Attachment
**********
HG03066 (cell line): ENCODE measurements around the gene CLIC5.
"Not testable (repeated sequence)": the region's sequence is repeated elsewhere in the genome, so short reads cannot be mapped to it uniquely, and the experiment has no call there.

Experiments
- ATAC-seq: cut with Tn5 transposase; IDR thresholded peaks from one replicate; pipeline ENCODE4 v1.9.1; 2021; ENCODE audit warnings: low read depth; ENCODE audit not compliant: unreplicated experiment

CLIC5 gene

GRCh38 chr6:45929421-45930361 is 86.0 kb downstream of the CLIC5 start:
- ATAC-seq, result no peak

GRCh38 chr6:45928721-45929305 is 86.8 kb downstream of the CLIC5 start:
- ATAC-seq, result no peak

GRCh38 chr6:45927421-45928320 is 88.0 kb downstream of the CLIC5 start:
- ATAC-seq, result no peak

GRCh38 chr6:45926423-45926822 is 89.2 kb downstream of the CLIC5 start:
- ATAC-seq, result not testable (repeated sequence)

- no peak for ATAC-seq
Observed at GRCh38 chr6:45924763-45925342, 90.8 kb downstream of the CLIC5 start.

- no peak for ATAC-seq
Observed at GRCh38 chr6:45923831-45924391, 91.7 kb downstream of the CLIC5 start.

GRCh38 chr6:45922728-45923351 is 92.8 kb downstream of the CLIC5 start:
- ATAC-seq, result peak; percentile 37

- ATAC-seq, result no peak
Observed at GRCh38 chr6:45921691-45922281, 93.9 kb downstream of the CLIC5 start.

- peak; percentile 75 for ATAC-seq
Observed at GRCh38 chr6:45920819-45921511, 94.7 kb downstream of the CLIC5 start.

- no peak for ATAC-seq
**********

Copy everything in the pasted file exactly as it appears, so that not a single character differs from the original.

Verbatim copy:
HG03066 (cell line): ENCODE measurements around the gene CLIC5.
"Not testable (repeated sequence)": the region's sequence is repeated elsewhere in the genome, so short reads cannot be mapped to it uniquely, and the experiment has no call there.

Experiments
- ATAC-seq: cut with Tn5 transposase; IDR thresholded peaks from one replicate; pipeline ENCODE4 v1.9.1; 2021; ENCODE audit warnings: low read depth; ENCODE audit not compliant: unreplicated experiment

CLIC5 gene

GRCh38 chr6:45929421-45930361 is 86.0 kb downstream of the CLIC5 start:
- ATAC-seq, result no peak

GRCh38 chr6:45928721-45929305 is 86.8 kb downstream of the CLIC5 start:
- ATAC-seq, result no peak

GRCh38 chr6:45927421-45928320 is 88.0 kb downstream of the CLIC5 start:
- ATAC-seq, result no peak

GRCh38 chr6:45926423-45926822 is 89.2 kb downstream of the CLIC5 start:
- ATAC-seq, result not testable (repeated sequence)

- no peak for ATAC-seq
Observed at GRCh38 chr6:45924763-45925342, 90.8 kb downstream of the CLIC5 start.

- no peak for ATAC-seq
Observed at GRCh38 chr6:45923831-45924391, 91.7 kb downstream of the CLIC5 start.

GRCh38 chr6:45922728-45923351 is 92.8 kb downstream of the CLIC5 start:
- ATAC-seq, result peak; percentile 37

- ATAC-seq, result no peak
Observed at GRCh38 chr6:45921691-45922281, 93.9 kb downstream of the CLIC5 start.

- peak; percentile 75 for ATAC-seq
Observed at GRCh38 chr6:45920819-45921511, 94.7 kb downstream of the CLIC5 start.

- no peak for ATAC-seq